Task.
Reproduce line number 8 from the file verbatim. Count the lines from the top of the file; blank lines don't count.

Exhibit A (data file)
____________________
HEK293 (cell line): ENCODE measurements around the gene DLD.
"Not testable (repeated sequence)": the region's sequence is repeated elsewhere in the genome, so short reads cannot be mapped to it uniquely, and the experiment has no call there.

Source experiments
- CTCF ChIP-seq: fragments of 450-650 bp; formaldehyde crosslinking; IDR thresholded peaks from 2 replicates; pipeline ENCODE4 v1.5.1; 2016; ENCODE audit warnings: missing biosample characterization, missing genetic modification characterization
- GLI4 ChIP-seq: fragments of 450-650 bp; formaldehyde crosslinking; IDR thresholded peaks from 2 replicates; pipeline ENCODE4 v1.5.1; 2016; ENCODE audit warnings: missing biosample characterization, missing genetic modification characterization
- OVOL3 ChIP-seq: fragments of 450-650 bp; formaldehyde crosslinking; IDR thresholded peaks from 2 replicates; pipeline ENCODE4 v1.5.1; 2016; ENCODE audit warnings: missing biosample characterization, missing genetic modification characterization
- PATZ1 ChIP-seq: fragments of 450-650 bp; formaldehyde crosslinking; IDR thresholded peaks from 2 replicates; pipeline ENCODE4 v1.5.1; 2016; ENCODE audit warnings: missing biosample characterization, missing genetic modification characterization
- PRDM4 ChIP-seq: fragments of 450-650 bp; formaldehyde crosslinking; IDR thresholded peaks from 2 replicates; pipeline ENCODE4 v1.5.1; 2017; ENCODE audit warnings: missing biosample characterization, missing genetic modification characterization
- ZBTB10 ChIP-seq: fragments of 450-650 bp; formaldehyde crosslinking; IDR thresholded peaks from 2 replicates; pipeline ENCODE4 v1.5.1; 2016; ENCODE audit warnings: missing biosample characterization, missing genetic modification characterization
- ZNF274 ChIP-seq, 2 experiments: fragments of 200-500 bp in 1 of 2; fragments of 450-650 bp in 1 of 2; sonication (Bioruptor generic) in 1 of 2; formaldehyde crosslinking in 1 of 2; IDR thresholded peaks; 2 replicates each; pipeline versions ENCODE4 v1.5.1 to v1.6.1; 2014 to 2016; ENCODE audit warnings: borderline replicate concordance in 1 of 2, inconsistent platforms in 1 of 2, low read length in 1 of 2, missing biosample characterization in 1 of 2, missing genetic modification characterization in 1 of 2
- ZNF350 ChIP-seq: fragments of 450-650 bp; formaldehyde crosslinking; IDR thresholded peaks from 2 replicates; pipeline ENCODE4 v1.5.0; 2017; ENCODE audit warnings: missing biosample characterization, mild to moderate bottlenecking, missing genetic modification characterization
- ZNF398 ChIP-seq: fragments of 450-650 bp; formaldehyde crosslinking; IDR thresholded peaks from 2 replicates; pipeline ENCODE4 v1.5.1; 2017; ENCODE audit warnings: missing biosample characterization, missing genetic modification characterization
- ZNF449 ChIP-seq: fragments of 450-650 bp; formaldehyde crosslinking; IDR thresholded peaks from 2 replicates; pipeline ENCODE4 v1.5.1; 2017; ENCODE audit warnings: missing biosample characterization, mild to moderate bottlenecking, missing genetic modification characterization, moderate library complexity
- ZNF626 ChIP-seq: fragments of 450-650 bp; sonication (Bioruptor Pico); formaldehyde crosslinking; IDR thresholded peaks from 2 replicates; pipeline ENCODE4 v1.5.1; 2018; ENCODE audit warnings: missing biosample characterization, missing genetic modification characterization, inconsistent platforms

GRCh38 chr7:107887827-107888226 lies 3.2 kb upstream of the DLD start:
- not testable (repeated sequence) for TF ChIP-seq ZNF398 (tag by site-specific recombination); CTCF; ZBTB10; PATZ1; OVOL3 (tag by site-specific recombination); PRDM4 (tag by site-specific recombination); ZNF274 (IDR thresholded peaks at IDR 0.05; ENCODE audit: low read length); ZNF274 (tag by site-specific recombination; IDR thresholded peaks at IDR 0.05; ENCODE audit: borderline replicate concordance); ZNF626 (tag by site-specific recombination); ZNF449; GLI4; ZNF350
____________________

- PRDM4 ChIP-seq: fragments of 450-650 bp; formaldehyde crosslinking; IDR thresholded peaks from 2 replicates; pipeline ENCODE4 v1.5.1; 2017; ENCODE audit warnings: missing biosample characterization, missing genetic modification characterization